In a July 2007 campaign speech, President-to-be Barack Obama unveiled a plan for improving urban America. “The first part of my plan,” Obama said, “will be to replicate the Harlem Children's Zone in 20 cities across the country.”
This campaign promise may be brought to life with Promise Neighborhoods, a program that President Obama would like to fund with $210 million in fiscal year 2011. The program provides grants to community-based organizations for development and implementation of so-called “pipelines” of services that reach children from birth through college, providing those in America’s poorest urban areas with an extensive network of social programs (such as health care, after school activities and truancy prevention), as well as a high-quality education (most often, charter schools).
Congress appropriated $10 million to the Promise Neighborhoods program in fiscal year 2010 to pay for 20 one-year planning grants, presumably $500,000 per grant, that grantees (community-based organizations) would then use to develop “a feasible, sustainable plan” for a Promise Neighborhood program. The Department of Education will release the request for proposals soon, according to Steven Hicks, the Special Assistant on Early Learning at the Department of Education.
The FY11 budget
, if approved by Congress, would add an additional $200 million to the program. According to the Department of Education’s budget justification submitted to the Congress
, that money would pay for more planning grants as well as five-year implementation grants for grantees that “prove their ability to build effective partnerships” between schools, nonprofits, and other state and local agencies, and “through those partnerships, bring a variety of resources to the program, including matching funds.”
To understand what these organizations would do with Promise Neighborhood funding, let’s step back and take a look at the Harlem Children’s Zone, the program Obama wants to replicate with Promise Neighborhoods. The Harlem Children’s Zone (HCZ) is a network of schools and services in Harlem that has been in the spotlight for its efforts to lift kids out of poverty by providing them with a high-quality education and extensive support systems (from health care to college counseling) that are often unavailable to low-income children.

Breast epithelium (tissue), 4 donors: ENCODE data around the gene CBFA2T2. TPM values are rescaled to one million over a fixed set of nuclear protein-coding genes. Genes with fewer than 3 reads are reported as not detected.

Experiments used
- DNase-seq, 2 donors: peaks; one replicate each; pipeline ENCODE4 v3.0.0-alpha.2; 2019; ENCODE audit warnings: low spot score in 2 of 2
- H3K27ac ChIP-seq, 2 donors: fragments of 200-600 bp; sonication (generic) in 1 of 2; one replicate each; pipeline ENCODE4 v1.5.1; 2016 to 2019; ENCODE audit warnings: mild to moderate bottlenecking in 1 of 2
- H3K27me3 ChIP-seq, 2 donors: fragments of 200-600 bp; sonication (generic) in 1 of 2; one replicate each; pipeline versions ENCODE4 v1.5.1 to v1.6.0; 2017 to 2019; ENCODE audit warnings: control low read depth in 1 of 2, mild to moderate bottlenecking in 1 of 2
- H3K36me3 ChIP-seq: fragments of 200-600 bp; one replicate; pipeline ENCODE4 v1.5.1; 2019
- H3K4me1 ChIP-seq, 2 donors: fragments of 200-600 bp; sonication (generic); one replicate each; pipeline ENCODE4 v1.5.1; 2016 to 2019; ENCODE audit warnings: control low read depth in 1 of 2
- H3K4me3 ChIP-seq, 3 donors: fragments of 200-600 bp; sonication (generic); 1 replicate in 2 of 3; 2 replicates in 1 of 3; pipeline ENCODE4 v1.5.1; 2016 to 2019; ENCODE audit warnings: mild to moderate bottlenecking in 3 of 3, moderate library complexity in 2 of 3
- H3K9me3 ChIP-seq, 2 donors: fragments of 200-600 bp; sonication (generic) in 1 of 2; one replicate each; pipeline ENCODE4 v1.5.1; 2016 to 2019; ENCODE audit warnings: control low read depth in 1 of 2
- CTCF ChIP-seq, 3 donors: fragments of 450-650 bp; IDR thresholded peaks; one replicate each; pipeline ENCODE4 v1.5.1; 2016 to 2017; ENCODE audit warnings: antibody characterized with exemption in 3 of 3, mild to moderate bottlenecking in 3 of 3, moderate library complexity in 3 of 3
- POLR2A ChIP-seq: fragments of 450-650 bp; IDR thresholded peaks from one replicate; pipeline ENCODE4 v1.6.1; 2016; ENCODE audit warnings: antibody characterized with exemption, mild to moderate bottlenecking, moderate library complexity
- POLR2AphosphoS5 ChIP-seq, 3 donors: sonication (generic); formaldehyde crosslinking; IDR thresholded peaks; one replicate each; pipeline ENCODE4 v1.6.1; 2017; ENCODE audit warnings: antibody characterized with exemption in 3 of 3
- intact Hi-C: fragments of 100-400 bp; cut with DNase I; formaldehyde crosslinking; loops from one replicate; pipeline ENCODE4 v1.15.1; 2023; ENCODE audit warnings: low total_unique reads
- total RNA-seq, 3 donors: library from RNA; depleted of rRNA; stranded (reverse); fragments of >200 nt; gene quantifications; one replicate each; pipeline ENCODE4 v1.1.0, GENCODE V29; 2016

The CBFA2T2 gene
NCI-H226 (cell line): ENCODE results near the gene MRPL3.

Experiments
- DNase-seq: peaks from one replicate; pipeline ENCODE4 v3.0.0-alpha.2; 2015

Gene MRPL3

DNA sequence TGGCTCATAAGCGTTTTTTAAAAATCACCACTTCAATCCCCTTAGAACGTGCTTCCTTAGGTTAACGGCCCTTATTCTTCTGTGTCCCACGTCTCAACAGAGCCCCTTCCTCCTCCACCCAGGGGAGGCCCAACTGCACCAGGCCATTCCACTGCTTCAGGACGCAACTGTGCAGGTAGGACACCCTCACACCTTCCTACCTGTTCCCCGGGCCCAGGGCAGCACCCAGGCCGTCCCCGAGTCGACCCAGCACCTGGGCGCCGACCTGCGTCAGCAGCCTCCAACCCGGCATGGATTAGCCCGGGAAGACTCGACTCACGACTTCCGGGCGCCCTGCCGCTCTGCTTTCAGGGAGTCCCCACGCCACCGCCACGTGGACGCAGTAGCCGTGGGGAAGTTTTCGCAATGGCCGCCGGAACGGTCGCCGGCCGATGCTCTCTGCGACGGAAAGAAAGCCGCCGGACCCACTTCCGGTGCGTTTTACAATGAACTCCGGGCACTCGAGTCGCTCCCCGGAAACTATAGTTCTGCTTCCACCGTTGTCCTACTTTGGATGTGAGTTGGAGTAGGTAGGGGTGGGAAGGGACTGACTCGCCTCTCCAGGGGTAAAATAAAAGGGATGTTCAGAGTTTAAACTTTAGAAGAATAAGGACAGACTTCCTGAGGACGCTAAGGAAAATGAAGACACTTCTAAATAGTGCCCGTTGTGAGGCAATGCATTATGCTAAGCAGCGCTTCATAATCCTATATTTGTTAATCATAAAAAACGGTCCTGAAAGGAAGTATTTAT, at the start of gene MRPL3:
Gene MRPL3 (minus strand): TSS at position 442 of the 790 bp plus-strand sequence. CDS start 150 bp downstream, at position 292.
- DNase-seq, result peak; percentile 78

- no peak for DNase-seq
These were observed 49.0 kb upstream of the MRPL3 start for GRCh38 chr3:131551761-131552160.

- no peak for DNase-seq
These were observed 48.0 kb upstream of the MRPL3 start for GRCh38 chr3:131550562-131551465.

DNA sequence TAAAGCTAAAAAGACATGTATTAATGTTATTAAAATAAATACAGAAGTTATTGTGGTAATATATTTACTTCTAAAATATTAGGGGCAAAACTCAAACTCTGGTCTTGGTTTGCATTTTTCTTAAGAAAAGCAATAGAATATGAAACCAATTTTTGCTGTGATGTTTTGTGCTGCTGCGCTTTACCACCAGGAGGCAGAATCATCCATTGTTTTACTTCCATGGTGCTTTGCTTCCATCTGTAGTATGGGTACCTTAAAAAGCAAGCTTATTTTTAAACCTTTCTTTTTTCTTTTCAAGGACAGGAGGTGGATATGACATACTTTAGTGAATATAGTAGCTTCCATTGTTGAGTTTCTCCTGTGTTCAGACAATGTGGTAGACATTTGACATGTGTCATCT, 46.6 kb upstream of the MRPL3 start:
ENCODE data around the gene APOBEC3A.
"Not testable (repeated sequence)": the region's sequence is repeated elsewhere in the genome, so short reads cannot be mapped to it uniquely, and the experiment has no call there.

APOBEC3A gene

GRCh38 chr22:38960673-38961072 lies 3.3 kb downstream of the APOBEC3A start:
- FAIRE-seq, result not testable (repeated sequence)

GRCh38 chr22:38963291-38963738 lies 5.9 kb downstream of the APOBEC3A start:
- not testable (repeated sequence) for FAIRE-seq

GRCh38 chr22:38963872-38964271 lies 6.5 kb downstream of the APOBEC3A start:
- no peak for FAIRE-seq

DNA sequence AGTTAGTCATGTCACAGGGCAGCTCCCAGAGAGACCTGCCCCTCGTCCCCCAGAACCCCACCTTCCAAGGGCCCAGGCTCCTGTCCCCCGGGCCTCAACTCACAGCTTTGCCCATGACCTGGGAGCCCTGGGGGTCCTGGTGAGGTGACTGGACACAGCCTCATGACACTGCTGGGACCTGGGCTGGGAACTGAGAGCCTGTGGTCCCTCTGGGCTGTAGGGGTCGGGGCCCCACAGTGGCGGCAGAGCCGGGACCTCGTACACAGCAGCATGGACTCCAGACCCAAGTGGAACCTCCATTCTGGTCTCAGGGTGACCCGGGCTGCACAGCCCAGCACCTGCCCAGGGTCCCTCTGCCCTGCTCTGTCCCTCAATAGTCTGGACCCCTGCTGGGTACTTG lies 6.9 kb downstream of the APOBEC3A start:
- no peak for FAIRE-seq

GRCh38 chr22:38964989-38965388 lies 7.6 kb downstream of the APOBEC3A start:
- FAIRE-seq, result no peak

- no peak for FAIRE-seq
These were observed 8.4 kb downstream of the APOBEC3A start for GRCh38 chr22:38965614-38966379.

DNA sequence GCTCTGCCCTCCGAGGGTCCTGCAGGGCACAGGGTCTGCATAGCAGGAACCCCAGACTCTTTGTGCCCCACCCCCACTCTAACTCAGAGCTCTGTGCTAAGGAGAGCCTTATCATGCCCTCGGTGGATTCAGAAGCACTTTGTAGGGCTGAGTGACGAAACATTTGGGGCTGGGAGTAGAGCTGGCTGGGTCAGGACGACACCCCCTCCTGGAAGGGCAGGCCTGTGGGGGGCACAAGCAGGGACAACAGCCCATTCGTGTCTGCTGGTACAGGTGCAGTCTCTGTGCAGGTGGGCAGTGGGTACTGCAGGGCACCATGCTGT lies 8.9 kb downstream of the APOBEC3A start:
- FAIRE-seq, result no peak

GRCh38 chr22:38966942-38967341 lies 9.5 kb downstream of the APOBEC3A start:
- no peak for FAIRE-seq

The Harlem Children’s Zone has received a lot of attention recently
, but the program began in 1970 as the Rheedlen Centers for Children and Families. When Harlem suffered during the crack epidemic of the 1980’s, the Rheedlen Centers decided to develop a holistic strategy to save the neighborhood. They created the Harlem Children’s Zone with the goal of providing services to every family within a 24-block radius of Harlem, and rebuilding a community that was on the brink of total collapse. Since its inception, the HCZ has grown to include 97 blocks, as well as charter schools with extended-day programming and after-school tutoring all year round.
Several features of the Harlem Children’s Zone focus on young children. Harlem Gems, a full-day pre-K program, has a 4:1 child-to-adult ratio and on-staff family workers to reach out to parents and families. Another feature of the Harlem Children’s Zone is Baby College, a series of Saturday morning classes for parents with kids 3 years of age and younger. Those who attend the nine-week Baby College learn about topics ranging from brain development to asthma and receive perks such as free breakfast and lunch for attending. HCZ employees actively recruit new parents in the neighborhood to attend Baby College and conduct weekly home visits.
At Early Ed Watch,
we strongly support programs such as these for young children if and when these programs are of a high quality.
The so-called “elephant” sitting in the middle of the Promise Neighborhoods program is just this: Can 20 other organizations around the country successfully replicate the 94-block mosaic of social programs and schools that comprise the Harlem Children’s Zone? The HCZ is a product of almost 40 years of steady growth and relentless effort from dedicated leaders such as the Zone’s founder, Geoffrey Canada—and it may be too early to tell if the Harlem Children’s Zone can be replicated. Currently, there is only one major study
on the HCZ. Though the results of this working paper showed positive results for children in the charter school, more research is still needed on exactly what contributed to that success.
One last point: Though the FY11 budget request specifies that Promise Neighborhoods should serve kids from birth to college, it remains to be seen how much emphasis each Promise Neighborhood will put on early childhood programs, such as those like Baby College and Harlem Gems. If and when Promise Neighborhoods are eventually built, we will be keeping a close eye on whether early childhood maintains its central role in this “birth to 18” pipeline.